Grieving & Planning



Like many, we’ve been grieving this week for Robin Williams.  Personally, I’m heartbroken not just by his death, but by how much suffering he must have felt during his life, amidst all that joy and laughter he was bringing.  I think for any of us who are touched by depression and mental illness – either ourselves, or someone we love – it’s a shocking reminder of the abyss, of how powerful illness can be, how little we can know about another’s life.  To me, it’s also a powerful call to remember to find something good in the day, to love something right here and now.  To keep stepping into the light, and sharing it whenever possible.

We got a lot of rain earlier this week, and cool weather followed.  We had our first bowls of tomato soup, which was a treat.


At home, I’m deep in the thick of planning lessons for homeschool this year.  I suppose it’s time I fessed up that while we started with the Christopherus 1st grade curriculum (and mostly loved the first half of it), we stopped doing “lessons” in January.  Or rather, lessons (we were on math at the time) started feeling really forced and gross.  At first, I tried changing up my approach (changed from the squirrel math story in Christopherus to math gnomes), which was a little better, but it still just felt like me forcing material on her.  We were also in the midst of deciding to close our cafe at the same time, so I’m sure that was part of it.

But in the end, we finished the year in a completely open unschooled style.  I have a lot of respect for unschoolers, and agree with them in a lot of ways  – I think learning happens naturally (hello, walking, talking, etc), and that given a rich environment most children will thrive.  But I also love the way Waldorf presents a lot of the materials, and think they offer a depth that wouldn’t happen by accident.

So this year, I am planning my own Waldorf curriculum for second grade.  I’m using the fabulous outlines given by Mrs. M of the yahoo waldorfhomeeducators group (available free!), and also using a lot of ideas pulled from Pinterest, plus some of my own.  Usually second grade is centered around using animal fables and also stories of saints – personally, I feel our culture is already inundated with enough Christian stories (which is helpful if you’re Christian), so the main difference in our second grade is that I’ll be using secular heroes.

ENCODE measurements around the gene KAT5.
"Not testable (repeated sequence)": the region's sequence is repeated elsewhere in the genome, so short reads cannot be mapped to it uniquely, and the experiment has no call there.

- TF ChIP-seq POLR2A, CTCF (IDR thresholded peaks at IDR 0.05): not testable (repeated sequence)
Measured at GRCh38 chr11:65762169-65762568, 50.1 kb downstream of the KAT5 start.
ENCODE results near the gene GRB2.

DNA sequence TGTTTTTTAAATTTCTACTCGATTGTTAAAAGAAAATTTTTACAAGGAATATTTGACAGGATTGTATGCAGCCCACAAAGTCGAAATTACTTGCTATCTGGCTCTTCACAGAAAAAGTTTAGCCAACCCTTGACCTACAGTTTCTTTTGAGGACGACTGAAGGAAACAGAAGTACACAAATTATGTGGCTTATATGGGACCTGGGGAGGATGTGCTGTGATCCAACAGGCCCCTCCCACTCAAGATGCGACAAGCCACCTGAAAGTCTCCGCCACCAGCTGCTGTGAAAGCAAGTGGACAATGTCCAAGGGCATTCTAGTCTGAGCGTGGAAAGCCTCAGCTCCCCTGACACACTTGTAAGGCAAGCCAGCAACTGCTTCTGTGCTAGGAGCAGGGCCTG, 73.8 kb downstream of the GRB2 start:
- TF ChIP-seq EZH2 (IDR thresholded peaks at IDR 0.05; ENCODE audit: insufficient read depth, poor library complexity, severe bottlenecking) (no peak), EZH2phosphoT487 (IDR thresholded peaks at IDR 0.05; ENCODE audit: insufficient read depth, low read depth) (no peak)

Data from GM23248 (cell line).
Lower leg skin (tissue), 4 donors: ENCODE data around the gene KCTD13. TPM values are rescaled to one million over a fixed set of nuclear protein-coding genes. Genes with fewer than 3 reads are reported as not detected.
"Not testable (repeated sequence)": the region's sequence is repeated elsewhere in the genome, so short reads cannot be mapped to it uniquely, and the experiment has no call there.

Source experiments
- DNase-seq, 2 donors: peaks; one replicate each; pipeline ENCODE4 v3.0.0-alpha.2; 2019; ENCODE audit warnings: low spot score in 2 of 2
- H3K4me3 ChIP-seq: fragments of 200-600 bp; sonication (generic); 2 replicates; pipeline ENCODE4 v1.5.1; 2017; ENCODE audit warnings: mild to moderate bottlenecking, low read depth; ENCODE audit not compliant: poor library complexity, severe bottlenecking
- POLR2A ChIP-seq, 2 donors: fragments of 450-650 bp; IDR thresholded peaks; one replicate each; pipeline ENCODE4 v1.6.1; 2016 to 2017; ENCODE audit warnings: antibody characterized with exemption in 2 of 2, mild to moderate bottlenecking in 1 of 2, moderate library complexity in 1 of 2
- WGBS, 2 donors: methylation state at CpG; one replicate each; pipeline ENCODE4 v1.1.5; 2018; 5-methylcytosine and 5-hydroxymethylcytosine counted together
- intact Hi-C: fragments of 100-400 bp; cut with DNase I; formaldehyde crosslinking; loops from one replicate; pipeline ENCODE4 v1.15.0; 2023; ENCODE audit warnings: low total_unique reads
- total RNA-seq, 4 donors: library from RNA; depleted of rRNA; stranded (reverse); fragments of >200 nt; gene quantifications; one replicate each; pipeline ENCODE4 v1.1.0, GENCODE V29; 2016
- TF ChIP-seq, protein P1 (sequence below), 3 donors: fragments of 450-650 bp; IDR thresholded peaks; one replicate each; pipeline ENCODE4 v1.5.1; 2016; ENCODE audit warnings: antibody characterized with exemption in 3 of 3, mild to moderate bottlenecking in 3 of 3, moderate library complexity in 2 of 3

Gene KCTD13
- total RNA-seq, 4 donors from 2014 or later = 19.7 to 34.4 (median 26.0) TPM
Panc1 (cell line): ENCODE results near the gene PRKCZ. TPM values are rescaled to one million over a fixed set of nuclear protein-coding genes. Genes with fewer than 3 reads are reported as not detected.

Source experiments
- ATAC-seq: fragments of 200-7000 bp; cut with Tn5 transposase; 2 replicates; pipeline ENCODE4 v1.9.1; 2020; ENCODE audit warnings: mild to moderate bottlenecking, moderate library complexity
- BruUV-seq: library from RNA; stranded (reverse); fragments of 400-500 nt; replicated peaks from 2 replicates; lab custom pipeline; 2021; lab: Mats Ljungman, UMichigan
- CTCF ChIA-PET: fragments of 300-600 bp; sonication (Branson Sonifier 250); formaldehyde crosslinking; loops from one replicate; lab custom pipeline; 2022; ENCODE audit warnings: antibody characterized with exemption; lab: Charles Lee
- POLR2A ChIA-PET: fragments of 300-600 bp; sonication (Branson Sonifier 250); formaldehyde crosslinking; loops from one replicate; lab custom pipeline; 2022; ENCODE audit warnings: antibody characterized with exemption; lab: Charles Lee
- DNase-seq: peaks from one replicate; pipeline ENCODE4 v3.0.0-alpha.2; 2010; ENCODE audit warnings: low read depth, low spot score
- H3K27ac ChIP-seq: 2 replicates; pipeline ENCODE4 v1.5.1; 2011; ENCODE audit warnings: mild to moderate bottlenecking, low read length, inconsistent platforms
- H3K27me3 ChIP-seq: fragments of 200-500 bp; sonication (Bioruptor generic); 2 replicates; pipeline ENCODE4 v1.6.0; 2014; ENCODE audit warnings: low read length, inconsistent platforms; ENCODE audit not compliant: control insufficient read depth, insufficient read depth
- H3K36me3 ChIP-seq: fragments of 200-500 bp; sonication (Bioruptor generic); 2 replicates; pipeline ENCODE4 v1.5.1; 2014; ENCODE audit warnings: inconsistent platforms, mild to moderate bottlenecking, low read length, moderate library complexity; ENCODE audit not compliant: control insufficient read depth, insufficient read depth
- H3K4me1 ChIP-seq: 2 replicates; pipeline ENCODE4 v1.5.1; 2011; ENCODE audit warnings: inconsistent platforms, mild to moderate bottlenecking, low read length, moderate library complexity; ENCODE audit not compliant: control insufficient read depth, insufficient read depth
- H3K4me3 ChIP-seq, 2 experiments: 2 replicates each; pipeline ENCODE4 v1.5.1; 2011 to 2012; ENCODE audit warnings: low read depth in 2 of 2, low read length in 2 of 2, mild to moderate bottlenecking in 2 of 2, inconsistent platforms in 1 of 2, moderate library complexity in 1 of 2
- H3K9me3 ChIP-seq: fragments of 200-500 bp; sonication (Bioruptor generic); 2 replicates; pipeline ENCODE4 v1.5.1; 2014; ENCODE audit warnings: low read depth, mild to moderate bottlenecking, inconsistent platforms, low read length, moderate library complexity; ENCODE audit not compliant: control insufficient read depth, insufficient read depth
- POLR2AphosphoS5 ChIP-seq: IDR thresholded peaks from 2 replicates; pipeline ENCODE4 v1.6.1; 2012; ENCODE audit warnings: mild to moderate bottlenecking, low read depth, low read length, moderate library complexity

That’s what’s happening here.  Blessings on your week.  I’ll leave you with this poem, which keeps tugging at my sleeve, and even more so this week.

Once More

Shekinah, grant me
this grace: let these hands
shape dough once more,
let me be the one to light
the morning fire, to stir the pot of soup
with the big silver ladle.
Let me seek the blessings
you have hidden all around us
in plain sight.
Let me bend down once more
to lift the snowy cover
and grasp the crisp lettuce
heads, let me feel that cold
shock, saying You
are alive – now kneel down
and give thanks.

(c) Adrie Lester 2011

4 Responses to “Grieving & Planning”

  1. 1

    My daughter attended a Waldorf preschool and I can honestly say it was the best beginning for her. Not only a good lesson plan but also a way to carry on the enchantment of being a child. I am so grateful for that little school high on a bluff near the Mystic River as I know she still utilizes talents and skills she explored during her time there. I’m sure you’ll have a fabulous year.

  2. 2

    Thanks for those sweet thoughts :)

  3. 3

    I’m been thinking very similar thoughts about Robin Williams throughout the week–bringing joy, but experiencing such suffering, “a shocking reminder of the abyss.” Thank you for expressing it so beautifully. Blessings to you and your family, Nancy

  4. 4

    Thank you nancy!

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